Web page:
SAN DIEGO — Tyler Skaggs’ sad legacy will cover more than just opioid addiction.
The former Angels pitcher’s grisly death earlier this year initiated conversations that led to changes in baseball’s Joint Drug Program, as announced Thursday by Major League Baseball and the Players Association. The program, initially designed to prevent players from using illegal performance enhancers — and to discipline those who strayed — will now test urine and blood samples for “Opioids, Fentanyl, Cocaine, and Synthetic THC (among other Drugs of Abuse),” per the press release, and prioritize treatment over punishment.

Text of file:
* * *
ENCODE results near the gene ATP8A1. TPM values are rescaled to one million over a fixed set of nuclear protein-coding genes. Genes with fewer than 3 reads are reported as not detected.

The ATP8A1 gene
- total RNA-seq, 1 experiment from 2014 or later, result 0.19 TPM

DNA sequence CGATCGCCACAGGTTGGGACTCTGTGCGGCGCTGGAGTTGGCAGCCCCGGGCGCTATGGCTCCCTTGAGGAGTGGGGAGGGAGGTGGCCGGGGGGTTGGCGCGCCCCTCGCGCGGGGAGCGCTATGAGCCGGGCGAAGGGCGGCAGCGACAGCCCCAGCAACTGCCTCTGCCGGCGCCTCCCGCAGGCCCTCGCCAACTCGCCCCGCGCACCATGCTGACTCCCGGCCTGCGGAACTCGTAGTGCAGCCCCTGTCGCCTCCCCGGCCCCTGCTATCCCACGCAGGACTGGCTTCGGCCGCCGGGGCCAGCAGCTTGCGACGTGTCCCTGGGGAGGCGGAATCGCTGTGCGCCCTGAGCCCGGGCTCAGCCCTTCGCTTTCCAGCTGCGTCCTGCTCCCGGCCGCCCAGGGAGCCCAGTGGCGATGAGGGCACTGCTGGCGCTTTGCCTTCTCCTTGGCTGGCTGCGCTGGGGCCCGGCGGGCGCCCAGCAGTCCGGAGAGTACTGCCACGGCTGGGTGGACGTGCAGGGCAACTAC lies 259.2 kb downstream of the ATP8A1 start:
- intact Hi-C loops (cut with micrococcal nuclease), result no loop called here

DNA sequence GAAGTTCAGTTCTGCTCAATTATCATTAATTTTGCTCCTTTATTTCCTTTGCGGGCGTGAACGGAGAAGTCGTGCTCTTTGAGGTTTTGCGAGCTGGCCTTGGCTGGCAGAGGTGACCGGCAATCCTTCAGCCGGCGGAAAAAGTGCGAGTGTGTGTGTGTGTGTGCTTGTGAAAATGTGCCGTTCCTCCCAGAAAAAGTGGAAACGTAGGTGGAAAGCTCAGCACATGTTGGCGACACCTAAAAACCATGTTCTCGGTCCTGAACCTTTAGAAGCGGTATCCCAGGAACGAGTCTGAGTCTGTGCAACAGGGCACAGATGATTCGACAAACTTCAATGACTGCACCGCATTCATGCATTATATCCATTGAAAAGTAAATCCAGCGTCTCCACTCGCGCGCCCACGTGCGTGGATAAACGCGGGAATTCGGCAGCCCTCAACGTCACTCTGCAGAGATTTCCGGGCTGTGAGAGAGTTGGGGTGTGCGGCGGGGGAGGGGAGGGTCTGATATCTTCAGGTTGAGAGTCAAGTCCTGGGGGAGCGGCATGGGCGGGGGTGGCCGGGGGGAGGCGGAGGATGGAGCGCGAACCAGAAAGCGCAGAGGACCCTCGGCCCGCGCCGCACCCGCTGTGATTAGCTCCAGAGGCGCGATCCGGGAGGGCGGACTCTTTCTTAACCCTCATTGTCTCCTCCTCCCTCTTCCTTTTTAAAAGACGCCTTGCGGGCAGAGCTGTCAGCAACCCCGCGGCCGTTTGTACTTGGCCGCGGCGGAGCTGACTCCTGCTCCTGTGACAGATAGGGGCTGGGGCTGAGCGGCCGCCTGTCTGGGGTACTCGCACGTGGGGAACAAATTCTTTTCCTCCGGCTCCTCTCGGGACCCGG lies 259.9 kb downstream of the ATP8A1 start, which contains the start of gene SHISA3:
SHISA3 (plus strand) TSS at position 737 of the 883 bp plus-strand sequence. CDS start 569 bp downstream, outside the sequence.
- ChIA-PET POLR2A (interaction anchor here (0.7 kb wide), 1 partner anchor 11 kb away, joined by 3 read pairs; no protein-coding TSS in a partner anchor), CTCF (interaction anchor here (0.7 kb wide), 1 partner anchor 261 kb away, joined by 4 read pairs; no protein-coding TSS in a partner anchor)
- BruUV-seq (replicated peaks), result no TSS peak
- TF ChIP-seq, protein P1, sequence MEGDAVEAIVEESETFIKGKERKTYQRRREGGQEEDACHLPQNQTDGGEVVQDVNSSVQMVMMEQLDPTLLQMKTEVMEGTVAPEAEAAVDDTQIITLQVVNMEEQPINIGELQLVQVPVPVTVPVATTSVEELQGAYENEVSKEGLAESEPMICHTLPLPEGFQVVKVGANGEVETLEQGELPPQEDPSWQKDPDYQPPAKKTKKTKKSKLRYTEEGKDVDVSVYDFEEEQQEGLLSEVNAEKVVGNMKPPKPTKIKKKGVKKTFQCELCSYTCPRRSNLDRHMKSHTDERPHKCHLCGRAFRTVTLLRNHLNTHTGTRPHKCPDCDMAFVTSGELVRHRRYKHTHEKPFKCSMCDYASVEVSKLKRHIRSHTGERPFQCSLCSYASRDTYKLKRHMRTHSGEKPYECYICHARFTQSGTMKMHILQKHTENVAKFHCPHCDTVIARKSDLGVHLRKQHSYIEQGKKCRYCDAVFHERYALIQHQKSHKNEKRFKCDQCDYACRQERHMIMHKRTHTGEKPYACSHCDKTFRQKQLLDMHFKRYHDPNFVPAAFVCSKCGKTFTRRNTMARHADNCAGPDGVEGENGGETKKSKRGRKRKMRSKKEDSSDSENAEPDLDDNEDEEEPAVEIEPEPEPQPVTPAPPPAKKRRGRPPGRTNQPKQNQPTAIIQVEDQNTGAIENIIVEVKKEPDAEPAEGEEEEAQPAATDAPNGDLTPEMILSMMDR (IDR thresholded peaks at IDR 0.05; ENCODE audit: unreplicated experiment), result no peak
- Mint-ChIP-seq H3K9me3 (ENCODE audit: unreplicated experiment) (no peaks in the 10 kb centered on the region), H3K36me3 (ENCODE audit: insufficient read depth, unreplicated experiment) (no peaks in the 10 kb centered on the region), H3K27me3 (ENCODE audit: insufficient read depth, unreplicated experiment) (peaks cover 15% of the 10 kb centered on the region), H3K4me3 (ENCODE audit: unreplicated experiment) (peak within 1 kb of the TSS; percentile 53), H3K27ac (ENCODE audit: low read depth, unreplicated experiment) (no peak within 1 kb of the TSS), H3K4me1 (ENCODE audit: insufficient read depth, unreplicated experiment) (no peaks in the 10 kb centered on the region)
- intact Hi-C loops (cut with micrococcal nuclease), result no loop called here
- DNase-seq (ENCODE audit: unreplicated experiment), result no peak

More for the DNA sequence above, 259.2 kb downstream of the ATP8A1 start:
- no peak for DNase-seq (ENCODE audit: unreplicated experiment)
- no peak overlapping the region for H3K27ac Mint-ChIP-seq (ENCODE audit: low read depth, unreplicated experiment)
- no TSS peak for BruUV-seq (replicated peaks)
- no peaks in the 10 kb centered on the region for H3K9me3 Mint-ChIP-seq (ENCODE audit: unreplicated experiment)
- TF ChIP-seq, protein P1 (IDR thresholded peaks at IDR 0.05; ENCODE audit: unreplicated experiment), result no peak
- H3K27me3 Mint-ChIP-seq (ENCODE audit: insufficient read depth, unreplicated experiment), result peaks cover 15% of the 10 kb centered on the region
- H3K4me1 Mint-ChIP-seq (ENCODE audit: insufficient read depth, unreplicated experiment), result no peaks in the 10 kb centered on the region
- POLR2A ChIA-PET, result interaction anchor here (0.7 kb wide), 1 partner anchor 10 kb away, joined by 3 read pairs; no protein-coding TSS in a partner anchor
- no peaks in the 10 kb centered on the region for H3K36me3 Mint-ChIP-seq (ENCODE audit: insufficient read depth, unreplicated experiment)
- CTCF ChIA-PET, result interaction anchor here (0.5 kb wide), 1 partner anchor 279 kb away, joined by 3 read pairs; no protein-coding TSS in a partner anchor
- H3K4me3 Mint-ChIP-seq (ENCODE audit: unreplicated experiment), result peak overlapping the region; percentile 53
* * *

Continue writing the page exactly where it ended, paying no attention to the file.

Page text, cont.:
Skaggs was found dead in his Dallas-area hotel room on July 1, during an Angels visit to the Texas Rangers. A toxicology report later determined that the pitcher, who was 27, died of an accidental overdose from a mix of alcohol, fentanyl and oxycodone.
“Players are overwhelmingly in favor of expanding our drug-testing regimen to include opioids, and want to take a leadership role in helping to resolve this national epidemic,” Players Association executive director Tony Clark said in a statement.
The presence of cocaine is especially notable given how…